Voice for Equality: Robert A. Levy
January 08, 2010Robert Levy is the chairman of the libertarian Cato Institute and the organizer and financier behind District of Columbia v. Heller, the Supreme Court Case that established the Second Amendment as affirming an individual right to gun ownership. He is a Cato senior fellow and an author and pundit. Before becoming a lawyer, he was the founder and CEO of CDA Investment Technologies. Levy has written extensively on constitutional and libertarian topics, with articles and Op-Ed pieces having appeared in The New York Times, The Wall Street Journal, USA Today, The Washington Post, National Review, Reason and many other publications. He has also made frequent television and radio appearances, and has appeared on cable and network shows including Nightline, Crossfire, The O'Reilly Factor, Hardball with Chris Matthews and The Today Show. Learn more here.
On Thursday, January 7, 2010, the day the New Jersey State Senate was to vote on a marriage equality bill, a Robert Levy Op-Ed appeared in the New York Daily News stating that recognizing marriage rights for gay couples is not only a moral obligation, but a constitutional one:
Freedom to Marry salutes Robert Levy as a Voice for Equality! Learn about other Voices for Equality here.
Thomas Jefferson set the stage in the Declaration of Independence: "[T]o secure these Rights, Governments are instituted among Men." The primary purpose of government is to safeguard individual rights and prevent some persons from harming others. Heterosexuals should not be treated preferentially when the state carries out that role. And no one is harmed by the union of two consenting gay people.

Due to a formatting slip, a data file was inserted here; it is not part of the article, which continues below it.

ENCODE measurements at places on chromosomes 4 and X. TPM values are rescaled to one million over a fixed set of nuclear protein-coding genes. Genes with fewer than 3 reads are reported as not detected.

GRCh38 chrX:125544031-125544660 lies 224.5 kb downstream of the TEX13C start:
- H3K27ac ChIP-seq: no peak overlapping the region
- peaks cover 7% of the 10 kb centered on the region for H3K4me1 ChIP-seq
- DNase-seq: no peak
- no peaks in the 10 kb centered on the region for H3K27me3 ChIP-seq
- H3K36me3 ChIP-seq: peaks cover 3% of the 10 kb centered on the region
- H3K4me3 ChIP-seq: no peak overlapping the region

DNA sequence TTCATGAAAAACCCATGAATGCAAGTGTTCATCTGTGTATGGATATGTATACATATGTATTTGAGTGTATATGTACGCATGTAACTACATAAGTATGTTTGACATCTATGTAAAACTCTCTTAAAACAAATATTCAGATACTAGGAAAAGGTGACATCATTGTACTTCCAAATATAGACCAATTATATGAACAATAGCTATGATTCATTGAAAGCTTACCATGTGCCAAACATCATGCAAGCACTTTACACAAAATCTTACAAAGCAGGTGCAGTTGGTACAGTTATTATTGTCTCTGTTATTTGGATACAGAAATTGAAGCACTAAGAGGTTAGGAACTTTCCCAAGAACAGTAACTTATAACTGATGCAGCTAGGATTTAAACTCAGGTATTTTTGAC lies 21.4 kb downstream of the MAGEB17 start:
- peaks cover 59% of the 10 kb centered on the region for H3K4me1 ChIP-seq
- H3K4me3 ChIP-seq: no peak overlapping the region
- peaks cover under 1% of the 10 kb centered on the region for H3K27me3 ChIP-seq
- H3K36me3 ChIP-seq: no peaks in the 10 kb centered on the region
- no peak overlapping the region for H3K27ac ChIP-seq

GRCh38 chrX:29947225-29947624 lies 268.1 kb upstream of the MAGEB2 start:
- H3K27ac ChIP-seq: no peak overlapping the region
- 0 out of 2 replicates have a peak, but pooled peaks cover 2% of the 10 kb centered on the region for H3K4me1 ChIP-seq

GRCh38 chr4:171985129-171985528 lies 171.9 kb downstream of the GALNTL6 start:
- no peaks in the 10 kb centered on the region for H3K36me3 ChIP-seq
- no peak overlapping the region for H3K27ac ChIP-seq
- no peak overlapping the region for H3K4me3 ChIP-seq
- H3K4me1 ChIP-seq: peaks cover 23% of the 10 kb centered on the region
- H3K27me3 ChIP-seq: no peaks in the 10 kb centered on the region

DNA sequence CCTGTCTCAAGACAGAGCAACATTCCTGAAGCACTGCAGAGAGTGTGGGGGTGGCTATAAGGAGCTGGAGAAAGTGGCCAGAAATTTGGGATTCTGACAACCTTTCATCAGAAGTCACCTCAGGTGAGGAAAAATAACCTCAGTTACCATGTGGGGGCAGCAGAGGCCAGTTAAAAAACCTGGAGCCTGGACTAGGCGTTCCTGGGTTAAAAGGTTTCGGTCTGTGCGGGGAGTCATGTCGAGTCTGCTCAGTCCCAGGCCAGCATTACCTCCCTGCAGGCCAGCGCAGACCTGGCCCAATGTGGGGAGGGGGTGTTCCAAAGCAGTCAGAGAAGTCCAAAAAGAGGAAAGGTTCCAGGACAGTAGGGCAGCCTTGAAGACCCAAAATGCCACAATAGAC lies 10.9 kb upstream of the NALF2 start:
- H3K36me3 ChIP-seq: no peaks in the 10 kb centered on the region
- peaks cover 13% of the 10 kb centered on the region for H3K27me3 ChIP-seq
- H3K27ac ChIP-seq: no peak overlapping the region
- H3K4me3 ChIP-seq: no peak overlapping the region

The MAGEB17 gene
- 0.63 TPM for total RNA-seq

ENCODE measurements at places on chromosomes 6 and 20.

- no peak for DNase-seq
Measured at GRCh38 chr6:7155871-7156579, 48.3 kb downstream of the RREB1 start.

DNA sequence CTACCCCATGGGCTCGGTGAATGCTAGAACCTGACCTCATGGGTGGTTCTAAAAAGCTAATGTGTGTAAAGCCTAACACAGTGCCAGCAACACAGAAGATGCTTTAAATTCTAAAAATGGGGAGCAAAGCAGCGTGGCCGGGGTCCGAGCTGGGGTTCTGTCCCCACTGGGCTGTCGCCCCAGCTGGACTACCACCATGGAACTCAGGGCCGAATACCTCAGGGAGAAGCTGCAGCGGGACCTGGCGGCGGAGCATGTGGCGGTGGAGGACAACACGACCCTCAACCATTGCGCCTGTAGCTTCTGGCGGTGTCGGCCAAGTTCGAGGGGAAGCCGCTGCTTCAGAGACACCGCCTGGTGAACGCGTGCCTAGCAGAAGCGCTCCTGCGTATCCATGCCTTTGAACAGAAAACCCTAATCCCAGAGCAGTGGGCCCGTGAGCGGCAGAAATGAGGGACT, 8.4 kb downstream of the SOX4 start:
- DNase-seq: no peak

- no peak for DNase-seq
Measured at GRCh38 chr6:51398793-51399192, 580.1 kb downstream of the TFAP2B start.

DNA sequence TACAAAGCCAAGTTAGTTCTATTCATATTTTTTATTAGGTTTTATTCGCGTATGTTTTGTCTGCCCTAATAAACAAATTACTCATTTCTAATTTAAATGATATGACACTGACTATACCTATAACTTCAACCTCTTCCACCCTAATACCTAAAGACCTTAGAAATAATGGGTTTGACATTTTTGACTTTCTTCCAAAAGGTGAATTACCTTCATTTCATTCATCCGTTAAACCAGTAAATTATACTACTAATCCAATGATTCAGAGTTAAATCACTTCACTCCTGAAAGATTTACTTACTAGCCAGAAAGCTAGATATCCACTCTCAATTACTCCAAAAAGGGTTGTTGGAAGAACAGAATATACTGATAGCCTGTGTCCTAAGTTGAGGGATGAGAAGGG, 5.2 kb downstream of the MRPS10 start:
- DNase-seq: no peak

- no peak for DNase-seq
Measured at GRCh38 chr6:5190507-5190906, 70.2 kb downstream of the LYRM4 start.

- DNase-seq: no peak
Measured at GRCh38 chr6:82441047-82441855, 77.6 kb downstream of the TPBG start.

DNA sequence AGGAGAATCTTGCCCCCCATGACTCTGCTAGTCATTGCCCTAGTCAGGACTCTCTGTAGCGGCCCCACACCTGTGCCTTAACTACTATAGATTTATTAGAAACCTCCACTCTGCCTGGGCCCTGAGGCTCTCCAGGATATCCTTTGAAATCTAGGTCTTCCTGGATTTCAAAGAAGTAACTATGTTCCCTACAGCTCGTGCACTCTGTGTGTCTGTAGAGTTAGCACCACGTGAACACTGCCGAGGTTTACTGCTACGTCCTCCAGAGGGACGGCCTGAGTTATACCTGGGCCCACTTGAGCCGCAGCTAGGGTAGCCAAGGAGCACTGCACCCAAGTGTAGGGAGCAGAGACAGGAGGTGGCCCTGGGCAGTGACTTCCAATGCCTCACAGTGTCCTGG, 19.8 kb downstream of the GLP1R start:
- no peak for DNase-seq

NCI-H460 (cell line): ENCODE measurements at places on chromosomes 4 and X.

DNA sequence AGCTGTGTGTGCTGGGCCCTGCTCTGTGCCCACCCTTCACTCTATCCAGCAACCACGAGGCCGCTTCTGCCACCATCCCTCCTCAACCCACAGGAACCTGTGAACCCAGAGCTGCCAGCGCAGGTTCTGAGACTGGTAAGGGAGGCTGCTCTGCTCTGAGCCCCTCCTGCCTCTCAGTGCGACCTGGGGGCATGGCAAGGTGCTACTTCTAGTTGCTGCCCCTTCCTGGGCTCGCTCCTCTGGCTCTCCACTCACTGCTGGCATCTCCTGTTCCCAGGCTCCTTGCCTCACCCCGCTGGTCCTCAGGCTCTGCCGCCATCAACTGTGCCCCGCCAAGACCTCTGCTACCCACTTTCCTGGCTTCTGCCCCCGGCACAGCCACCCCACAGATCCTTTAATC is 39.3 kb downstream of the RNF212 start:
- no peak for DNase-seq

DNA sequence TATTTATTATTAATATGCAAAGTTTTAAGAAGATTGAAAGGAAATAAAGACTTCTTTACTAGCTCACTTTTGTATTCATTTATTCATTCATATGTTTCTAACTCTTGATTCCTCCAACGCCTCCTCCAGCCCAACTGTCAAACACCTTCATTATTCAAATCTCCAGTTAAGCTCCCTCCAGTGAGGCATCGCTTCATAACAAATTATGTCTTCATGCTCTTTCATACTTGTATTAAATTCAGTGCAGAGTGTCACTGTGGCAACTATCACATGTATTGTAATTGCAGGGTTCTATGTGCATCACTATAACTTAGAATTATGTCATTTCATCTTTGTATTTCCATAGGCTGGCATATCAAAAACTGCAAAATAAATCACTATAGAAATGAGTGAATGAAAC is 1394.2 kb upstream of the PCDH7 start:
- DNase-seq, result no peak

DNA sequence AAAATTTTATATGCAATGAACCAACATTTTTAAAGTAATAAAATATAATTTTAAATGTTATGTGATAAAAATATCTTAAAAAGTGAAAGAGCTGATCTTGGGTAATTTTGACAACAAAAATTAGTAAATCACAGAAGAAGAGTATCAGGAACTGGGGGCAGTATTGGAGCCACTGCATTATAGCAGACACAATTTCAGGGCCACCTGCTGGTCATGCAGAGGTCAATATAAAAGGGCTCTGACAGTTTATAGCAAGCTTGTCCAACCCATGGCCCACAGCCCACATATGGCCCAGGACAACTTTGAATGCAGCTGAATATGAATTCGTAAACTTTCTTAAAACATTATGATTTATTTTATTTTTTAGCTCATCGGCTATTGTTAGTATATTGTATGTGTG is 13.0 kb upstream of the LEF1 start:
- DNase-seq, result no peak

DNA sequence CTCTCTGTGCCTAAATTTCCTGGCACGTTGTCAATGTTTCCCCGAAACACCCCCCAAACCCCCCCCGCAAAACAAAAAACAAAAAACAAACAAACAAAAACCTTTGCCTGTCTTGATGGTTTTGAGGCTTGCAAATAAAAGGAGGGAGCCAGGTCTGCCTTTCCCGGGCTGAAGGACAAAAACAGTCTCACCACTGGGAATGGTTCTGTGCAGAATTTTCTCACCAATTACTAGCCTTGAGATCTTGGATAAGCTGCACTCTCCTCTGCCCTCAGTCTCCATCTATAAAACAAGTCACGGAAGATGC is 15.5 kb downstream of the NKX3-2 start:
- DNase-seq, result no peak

For most of Western history, marriage was a matter of private contract between the betrothed parties and perhaps their families. Following that tradition, marriage today should be a private arrangement, requiring minimal or no state intervention. Some religious or secular institutions would recognize gay marriages; others would not; still others would call them domestic partnerships or assign another label. Join whichever group you wish. The rights and responsibilities of partners would be governed by personally tailored contracts - consensual bargains like those that control most other interactions in a free society.
Regrettably, government has interceded, enacting more than 1,000 federal laws dealing mostly with taxes or transfer payments, and an untold number of state laws dealing with such questions as child custody, inheritance and property rights. Whenever government imposes obligations or dispenses benefits, it may not "deny to any person within its jurisdiction the equal protection of the laws." That provision is explicit in the 14th Amendment to the U.S. Constitution, applicable to the states, and implicit in the Fifth Amendment, applicable to the federal government. [Link]
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